I Still Haven’t Found What I’m Looking For

Atheism, Deconversion, Humanism

Linda LaScola over at the Rational Doubt blog asked me a series of insightful questions trying to get at what precipitated not just my deconversion but my willingness to listen to my doubts in the first place. I failed miserably at trying to answer her questions. I have had some time to reflect on it and this my attempt to further answer her questions.

I have tried to explain the why of my deconversion in a few other posts. I have written about my deconversion story before and also a series about presuppositions (not to be confused with presuppostional apologetics) that lead one to believe or disbelieve. The more I think about it the more I am convinced these cultural norms are what contribute to wide spread belief and it takes analysis to overcome this cultural bias.

But to Linda’s questions of “what started you on investigating the doubts you say you always had?” and “what motivated you to give yourself the permission to take the first step?” In a word: discontent. Call it the (twenty) seven year itch. I was not satisfied and I had not been for some time.

A brief history

To better explain I have to give you a bit of history. I became a Christian in my late teens. I spent a year or so reading the bible before I went to church with any seriousness. When I got to church I experienced an initial shock. I would often find myself saying:

I wonder why they believe that?

I worked to fit in anyway and eventually I was encouraged to go to bible college. I attended a small fundamentalist bible college where, ironically, I received a fairly decent education in critical thinking. It was a (relatively) safe place to ask and wrestle with (most of) the big questions. With hindsight my professors, whom I am still fond of, were too good at their jobs. There were certainly down sides to being at a bible college, but the professors were intelligent, caring and loved teaching. Several of those professors had a particular focus on grace that made a lasting (to this day) impact on me.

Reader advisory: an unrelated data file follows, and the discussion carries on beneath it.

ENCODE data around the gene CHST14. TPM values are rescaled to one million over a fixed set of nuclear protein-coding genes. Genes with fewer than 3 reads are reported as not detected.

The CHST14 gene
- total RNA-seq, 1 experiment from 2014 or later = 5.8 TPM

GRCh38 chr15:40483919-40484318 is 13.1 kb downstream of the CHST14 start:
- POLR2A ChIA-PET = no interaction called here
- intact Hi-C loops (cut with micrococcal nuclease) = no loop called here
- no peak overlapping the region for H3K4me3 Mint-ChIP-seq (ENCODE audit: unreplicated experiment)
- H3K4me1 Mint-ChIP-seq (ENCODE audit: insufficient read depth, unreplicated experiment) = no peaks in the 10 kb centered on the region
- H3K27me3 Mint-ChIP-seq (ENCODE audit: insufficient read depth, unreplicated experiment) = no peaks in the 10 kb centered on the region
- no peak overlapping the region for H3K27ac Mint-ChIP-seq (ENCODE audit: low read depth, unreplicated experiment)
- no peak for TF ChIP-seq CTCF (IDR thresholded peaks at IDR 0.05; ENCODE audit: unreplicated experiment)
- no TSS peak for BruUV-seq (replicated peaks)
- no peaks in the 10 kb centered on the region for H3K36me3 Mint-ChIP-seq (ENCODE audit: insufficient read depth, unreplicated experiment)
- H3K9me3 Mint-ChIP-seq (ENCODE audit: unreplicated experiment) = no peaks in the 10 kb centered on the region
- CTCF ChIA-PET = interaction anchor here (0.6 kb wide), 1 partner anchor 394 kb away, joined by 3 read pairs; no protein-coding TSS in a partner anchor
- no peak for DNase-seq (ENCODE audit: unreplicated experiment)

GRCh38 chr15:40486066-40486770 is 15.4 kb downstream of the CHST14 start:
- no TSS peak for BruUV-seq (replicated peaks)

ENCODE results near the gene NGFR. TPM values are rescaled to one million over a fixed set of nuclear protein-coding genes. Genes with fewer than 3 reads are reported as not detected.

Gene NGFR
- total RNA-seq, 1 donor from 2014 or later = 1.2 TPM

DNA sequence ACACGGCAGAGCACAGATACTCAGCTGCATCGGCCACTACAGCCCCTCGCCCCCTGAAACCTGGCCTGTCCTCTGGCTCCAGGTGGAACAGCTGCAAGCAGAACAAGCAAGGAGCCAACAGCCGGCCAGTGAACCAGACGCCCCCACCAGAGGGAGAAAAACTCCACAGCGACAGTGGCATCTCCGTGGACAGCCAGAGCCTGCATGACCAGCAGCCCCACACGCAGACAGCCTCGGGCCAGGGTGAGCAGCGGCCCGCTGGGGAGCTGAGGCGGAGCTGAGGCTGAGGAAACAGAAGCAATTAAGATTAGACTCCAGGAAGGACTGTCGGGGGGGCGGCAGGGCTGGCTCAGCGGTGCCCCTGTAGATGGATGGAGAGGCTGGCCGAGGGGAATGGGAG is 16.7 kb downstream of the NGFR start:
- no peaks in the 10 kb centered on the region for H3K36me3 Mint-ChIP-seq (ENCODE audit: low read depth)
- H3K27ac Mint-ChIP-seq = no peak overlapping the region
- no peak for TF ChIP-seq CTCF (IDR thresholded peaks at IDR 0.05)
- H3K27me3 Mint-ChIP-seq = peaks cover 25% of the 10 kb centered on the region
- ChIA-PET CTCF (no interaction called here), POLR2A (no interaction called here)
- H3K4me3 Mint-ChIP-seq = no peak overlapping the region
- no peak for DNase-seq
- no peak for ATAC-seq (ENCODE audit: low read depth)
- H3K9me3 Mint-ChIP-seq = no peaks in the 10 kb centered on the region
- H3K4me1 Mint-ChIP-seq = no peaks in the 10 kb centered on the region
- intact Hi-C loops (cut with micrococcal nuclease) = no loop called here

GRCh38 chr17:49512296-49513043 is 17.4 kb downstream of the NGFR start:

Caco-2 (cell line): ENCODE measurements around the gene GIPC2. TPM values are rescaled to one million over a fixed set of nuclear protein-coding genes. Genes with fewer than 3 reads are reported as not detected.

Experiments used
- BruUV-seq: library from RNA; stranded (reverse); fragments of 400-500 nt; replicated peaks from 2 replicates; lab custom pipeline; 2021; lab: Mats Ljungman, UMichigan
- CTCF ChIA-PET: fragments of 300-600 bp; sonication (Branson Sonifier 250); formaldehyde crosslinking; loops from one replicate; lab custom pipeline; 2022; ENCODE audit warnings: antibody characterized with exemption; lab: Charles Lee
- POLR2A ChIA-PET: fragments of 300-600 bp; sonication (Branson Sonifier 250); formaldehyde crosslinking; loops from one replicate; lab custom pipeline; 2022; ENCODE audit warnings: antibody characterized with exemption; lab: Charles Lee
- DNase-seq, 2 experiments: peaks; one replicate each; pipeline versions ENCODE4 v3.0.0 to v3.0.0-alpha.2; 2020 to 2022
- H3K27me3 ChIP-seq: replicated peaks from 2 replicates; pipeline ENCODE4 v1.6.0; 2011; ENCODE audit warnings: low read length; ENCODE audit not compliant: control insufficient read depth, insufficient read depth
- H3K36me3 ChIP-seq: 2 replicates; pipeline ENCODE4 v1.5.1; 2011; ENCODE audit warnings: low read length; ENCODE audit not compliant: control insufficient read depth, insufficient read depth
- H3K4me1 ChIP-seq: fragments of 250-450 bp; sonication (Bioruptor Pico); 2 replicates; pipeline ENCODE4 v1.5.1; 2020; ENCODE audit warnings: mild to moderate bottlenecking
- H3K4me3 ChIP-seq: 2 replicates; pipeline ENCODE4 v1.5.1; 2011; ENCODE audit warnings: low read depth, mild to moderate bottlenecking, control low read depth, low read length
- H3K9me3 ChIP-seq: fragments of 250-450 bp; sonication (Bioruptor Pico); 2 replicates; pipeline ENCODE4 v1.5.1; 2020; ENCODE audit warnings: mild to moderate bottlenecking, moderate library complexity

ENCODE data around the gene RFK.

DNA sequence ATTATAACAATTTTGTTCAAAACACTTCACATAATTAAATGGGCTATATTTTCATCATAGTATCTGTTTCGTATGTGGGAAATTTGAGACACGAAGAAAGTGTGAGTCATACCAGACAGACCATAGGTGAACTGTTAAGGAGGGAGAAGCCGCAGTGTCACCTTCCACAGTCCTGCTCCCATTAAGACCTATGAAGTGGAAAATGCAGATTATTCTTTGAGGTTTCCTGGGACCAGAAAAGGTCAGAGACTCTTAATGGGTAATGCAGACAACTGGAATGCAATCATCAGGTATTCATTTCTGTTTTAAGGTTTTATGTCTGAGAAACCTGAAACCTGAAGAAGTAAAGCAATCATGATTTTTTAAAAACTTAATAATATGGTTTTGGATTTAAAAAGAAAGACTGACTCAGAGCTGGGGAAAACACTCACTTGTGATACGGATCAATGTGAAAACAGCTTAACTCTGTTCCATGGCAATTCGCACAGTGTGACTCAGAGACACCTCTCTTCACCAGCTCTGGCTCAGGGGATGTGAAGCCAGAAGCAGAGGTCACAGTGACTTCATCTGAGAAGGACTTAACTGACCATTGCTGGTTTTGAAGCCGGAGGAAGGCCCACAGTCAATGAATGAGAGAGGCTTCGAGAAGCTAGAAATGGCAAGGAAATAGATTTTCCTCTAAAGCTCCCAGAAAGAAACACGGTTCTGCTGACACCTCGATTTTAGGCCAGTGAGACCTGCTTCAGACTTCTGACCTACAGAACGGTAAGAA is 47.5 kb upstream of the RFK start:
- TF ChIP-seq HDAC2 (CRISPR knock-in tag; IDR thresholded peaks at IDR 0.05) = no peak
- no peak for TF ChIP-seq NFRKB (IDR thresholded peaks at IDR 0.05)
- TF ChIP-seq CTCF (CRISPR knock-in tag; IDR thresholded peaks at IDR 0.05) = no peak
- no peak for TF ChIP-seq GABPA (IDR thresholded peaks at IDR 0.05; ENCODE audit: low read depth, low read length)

The really big shock came when I graduated and it was time to get licensed by my particular denomination. In the opposite of the critical thinking of bible college, the leaders of my denomination demanded a level of doctrinal fealty not seen since the inquisition. (OK, not quite).

You will believe and preach X, Y and Z

I reluctantly signed on the dotted line after having spent four years attempting to attain this very thing. I then spent a relatively unfulfilling (loved the people, hated the job) two years as a youth pastor before succumbing to burn out (more on this in a future post). I finally realized leadership in the church specifically and the people helping profession in general were not good work for my particular personality, an occasionally misanthropic introvert. I moved on and have had a successful career in technology where misanthropic introverts abound.

I promise I am wrapping up my digression and getting to the point. In the ensuing years, on my own and eventually with my family, I kept trying to find that same bible college experience: big questions, critical thinking and a focus on grace. No pastor and no church lived up to this ideal in my head. Mind you, I remained a dedicated Christian during this time. But to say that I was unsatisfied by the church would be a wild understatement. I was discontent but I figured it was just misanthropic me.

Faith discredits itself by proving to be insufficient to satisfy the faithful.

— Christopher Hitchens

I started to really feel U2’s I Still Haven’t Found What I’m Looking For. Which until then always confused me: Aren’t these guys Christians already?

I believed that if my faith was worth anything it could withstand scrutiny. So I stopped ignoring the occasional article that was critical of Christianity. I allowed myself to ask hard questions.

My last read through of the bible was uncomfortable as the grace colored glasses came off and I was facing head on the reality of the implications of the stories.

Already a science geek, I found the critical thinking and the big questions being asked. And unlike religious doctrine the more I explored the more solid the scientific truths became.

In essence the snowball was very slowly beginning to roll down hill. Finally, after having spent some time looking at the beliefs of religions that had more modern beginnings and which appeared to me as obviously untrue, it began to dawn on me that is how believers of other faiths viewed my Christianity:obviously untrue. In the end, my faith did not withstand scrutiny. I allowed myself to listen to those doubts and realized they were more true than my beliefs.

What about now?

I think it is a part of the human condition to feel unsatisfied. Sam Harris talks about the “fleetingness of happiness.” But this is what I find fulfilling: continually seeking knowledge, learning, asking the big questions and wrestling with the answers or lack there of.

It is the freedom of free thinking that is invigorating. There are no bounds besides my human finiteness on what I can explore and what knowledge I can seek. There are no questions that cannot be asked. And there is no fear in accepting the answers that are found.

I want to know all the things

I can’t get no satisfaction. But I try.